Problems Encountered by Ethnic Entrepreneurs: A Comparative Analysis across Five Ethnic Groups
Brenner, Gabrielle A., Filion, Louis Jacques, Menzies, Teresa V., Dionne, Lionel, New England Journal of Entrepreneurship
Despite growing interest in the difficulties encountered by ethnic entrepreneurs, very little research has yet been done on the subject. This article attempts to fill the gap. A total of 715 Chinese, Italian, Indian/Sikh, Jewish, and Vietnamese entrepreneurs from Montreal, Toronto, and Vancouver were surveyed for the research. The results show that ethnic businesses tend to face the same problems as other businesses, which consequently does not appear to justify the development of support programs specifically for ethnic entrepreneurs. However, this study of established businesses does not consider failed or nascent businesses, which may have experienced additional problems. Further research is required to examine these issues. Also, given the unique social and business dynamics that exist within the ethnic communities studied, support programs should be directed through the networks of these communities.
In the last two decades, the interest shown by governments and researchers in ethnic and immigrant entrepreneurs has grown. There are a number of reasons for this, but all share a common goal, namely to highlight the place and impact of ethnic businesses in the economies of their host countries.1
In the United States, for example, ethnic businesses are present in large numbers, and appear to have maintained their vitality (Montgomery 2005; Waldinger 1989). Indeed, immigrant entrepreneurs are said to be responsible for the revitalization of trade in some peripheral regions and smaller towns (Stauber 2001; Lachman and Brett 1996). One study also revealed that businesses owned by women from the ethnic minorities grew three times faster than all other firms in the period 1987 to 1996 (Mesa and Boles 1997). In addition, the ethnic diversity of Silicon Valley's businesses has given the area a global advantage in terms of marketing, and has generated significant dividends (Menzies, Brenner, and Filion 2003; Saxenian 1999; Engardio and Burrows 1997). Immigration is seen as a major strength, helping reinforce the economy by promoting the arrival of younger, more innovative, and more entrepreneurial immigrants (Davies 2005; Ehrenhalt 1993). Lastly, researchers have also suggested that ethnic businesses have made a significant contribution to the growth of exports, the development of a global vision, and the creation of international contacts by American firms (Mandel and Farrell 1992).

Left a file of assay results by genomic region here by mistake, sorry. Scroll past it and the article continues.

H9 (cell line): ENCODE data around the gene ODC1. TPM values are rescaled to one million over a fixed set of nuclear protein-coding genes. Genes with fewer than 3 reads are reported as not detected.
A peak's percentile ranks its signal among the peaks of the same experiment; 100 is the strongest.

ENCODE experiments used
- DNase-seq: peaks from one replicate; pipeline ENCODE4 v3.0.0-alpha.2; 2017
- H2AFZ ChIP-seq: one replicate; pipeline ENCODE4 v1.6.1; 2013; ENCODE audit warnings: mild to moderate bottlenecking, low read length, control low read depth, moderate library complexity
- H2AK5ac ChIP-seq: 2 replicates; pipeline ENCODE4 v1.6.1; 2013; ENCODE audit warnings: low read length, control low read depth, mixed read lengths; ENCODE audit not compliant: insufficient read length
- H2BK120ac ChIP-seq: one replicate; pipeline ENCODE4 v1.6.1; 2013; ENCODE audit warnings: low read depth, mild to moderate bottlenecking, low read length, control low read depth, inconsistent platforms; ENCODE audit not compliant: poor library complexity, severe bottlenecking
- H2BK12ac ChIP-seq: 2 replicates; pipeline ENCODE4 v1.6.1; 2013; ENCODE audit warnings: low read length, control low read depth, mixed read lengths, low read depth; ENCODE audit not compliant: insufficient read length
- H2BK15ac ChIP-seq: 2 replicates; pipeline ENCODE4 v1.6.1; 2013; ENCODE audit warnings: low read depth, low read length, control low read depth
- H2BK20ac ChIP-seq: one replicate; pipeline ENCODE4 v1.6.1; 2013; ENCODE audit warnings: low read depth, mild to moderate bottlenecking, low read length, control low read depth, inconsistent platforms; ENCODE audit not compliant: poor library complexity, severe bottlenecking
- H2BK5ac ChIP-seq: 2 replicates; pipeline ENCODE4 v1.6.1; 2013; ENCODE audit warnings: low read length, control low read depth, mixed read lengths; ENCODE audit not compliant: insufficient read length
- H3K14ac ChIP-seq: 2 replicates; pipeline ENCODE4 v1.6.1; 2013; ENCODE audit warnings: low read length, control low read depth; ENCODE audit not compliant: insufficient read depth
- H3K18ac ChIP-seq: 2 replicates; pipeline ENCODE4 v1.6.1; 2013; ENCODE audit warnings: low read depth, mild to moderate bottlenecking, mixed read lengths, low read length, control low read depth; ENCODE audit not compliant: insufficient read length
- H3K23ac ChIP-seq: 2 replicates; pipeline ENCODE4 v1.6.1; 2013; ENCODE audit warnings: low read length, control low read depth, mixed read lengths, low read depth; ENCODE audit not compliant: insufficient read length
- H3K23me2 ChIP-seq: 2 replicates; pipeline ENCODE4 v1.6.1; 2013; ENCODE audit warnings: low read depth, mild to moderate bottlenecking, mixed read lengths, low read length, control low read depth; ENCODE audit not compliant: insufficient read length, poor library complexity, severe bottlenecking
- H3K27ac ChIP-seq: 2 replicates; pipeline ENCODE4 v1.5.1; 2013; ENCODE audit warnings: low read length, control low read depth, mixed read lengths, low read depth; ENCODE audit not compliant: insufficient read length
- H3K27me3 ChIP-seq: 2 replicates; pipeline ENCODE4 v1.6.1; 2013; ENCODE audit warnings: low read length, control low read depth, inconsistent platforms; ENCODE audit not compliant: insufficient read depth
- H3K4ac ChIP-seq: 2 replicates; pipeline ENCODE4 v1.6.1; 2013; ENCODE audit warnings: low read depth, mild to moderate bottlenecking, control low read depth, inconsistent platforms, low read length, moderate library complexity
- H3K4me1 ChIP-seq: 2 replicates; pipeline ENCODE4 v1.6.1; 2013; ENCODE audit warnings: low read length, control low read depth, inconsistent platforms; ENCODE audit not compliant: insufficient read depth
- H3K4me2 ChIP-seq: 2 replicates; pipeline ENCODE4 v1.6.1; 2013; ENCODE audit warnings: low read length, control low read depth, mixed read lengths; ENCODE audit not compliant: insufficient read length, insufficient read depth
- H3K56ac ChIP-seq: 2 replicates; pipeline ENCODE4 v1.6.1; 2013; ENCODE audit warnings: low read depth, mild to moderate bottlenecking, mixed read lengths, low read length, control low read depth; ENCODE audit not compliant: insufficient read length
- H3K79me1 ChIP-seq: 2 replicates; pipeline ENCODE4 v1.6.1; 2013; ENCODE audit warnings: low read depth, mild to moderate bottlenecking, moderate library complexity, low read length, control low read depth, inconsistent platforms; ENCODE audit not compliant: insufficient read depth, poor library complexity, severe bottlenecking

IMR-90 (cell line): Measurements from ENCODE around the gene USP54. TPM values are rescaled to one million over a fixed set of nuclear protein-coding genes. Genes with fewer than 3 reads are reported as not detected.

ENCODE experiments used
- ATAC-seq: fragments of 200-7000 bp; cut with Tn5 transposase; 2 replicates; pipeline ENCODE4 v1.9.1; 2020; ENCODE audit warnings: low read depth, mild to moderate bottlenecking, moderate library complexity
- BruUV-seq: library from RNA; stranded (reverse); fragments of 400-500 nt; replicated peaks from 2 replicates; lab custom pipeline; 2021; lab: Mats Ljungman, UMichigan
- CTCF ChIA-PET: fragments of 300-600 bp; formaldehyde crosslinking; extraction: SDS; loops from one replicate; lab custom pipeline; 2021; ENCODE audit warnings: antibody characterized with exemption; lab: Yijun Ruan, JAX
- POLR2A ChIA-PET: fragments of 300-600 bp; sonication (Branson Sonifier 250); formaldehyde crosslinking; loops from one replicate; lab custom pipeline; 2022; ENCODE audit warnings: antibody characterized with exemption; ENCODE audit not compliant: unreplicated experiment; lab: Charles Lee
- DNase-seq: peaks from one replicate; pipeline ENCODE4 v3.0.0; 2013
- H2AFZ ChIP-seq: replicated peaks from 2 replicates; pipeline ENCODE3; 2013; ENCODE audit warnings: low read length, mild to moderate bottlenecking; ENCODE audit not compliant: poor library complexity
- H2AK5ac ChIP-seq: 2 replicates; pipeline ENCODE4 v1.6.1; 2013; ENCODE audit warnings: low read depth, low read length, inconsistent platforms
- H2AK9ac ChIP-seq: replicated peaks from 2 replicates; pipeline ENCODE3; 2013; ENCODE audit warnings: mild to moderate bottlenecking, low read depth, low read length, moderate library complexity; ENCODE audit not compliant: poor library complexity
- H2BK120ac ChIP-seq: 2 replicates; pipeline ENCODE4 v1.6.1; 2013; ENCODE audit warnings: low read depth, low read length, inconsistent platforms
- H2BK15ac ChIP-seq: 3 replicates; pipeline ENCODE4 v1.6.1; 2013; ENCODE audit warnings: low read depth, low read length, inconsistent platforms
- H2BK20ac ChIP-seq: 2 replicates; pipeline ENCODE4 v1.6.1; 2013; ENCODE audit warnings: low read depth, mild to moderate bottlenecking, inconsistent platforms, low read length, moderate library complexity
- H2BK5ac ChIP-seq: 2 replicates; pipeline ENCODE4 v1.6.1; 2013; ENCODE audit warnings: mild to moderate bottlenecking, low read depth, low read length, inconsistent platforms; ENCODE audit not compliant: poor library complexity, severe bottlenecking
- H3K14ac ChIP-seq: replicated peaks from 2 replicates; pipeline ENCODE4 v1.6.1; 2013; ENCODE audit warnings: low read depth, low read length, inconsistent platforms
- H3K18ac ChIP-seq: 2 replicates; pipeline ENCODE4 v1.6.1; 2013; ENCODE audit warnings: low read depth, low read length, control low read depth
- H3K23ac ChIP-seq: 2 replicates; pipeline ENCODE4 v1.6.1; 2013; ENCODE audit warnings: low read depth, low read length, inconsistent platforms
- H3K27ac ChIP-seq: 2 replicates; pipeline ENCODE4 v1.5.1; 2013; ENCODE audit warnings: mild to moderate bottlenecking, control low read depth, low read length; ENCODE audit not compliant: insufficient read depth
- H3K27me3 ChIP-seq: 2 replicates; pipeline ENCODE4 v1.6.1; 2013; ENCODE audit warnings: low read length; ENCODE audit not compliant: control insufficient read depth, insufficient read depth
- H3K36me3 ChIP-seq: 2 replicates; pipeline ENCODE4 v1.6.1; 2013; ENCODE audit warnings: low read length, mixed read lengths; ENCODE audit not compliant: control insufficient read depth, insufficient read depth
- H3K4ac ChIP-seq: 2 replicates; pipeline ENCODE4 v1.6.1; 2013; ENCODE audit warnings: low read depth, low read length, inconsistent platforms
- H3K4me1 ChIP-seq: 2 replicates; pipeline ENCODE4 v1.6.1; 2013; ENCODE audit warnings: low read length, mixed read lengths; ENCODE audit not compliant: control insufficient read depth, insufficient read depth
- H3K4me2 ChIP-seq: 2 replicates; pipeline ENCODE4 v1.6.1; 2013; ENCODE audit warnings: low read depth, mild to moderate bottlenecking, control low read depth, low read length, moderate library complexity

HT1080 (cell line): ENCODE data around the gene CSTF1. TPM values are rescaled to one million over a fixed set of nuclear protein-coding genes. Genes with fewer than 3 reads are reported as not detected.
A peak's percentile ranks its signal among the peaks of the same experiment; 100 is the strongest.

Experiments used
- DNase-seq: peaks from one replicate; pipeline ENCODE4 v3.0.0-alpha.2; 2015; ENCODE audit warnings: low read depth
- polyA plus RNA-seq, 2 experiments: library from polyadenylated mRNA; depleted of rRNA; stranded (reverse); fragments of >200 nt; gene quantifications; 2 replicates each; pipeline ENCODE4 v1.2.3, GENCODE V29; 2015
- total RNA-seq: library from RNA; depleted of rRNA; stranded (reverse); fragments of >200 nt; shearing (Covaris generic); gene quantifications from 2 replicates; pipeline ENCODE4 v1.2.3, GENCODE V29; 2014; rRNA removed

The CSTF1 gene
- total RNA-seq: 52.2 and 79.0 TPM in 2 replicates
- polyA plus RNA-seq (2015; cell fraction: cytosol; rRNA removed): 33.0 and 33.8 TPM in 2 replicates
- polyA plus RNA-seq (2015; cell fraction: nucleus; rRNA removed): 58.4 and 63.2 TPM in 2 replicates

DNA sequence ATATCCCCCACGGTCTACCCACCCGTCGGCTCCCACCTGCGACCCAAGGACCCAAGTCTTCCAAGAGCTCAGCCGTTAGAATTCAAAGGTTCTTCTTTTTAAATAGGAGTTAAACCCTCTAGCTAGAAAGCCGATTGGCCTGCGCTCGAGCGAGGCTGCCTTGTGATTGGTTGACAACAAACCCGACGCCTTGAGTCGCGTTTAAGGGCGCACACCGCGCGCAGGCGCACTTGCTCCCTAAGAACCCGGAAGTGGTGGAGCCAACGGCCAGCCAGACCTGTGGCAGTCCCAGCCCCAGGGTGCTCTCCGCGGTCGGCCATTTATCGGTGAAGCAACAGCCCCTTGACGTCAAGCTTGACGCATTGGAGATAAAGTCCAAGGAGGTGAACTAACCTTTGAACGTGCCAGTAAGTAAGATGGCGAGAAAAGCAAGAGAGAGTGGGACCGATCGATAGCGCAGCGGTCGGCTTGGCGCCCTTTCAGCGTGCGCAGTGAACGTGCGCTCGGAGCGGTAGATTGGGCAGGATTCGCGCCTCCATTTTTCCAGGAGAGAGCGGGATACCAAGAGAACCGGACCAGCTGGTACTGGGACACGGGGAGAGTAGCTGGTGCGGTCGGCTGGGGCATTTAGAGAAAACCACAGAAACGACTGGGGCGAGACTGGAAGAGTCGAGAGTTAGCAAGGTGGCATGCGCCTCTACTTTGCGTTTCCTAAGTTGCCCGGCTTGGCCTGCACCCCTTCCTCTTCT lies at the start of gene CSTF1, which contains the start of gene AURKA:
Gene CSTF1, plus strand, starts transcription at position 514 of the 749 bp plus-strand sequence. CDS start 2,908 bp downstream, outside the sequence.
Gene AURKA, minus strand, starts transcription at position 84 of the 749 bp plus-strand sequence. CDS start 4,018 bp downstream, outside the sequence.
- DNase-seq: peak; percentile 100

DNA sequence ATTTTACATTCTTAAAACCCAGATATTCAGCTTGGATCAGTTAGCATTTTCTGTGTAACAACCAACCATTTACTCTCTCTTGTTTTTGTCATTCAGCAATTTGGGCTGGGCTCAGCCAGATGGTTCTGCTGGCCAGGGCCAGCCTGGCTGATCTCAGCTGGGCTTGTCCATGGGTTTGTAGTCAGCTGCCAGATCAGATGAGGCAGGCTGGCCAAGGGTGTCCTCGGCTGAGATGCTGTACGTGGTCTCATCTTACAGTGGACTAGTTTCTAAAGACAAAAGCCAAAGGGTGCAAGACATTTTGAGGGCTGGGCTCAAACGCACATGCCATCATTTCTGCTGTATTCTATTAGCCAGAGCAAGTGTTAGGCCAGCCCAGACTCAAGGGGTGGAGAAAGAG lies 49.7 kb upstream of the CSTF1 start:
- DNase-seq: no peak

A report, submitted by a committee formed to study the reasons for quicker high technology start-ups in the United States compared with the United Kingdom, pointed to, among other things, the larger numbers of talented immigrants in the United States who were willing to take risks (CSFI: The future is small 1997). A Canadian study by Head and Ries (1998) reported that exports by immigrant entrepreneurs to their country of origin were 10 times as high as exports by all Canadian exporters in the period 1980 to 1992. One of the reasons put forward by the authors was that immigrants have more knowledge of and better access to the markets in their countries of origin. Another Canadian study (Helley and LeDoyen 1994) reported that, generally speaking, immigrants find it easier to create their own businesses than locals (Field 2003; Light and Rosenstein 1995; Stiles and Galbraith 2003; Thonney 1988; Trista Resources Ltd. 1989; Waldinger, Alrich et al. 1990; Ward and Jenkins 1984).
If such observations do in fact reflect reality and are not simply isolated or one-off phenomena, then there is good reason to take a serious look at what can be done to give effective support to entrepreneurship, venture creation, and business expansion in ethnic communities. One way of doing this is to extend our knowledge and understanding of the problems faced by ethnic entrepreneurs. There are three main reasons why such an approach is relevant. First, we know that the entrepreneurs' own understanding of their problems affects their strategic choices and hence the performance of their businesses. …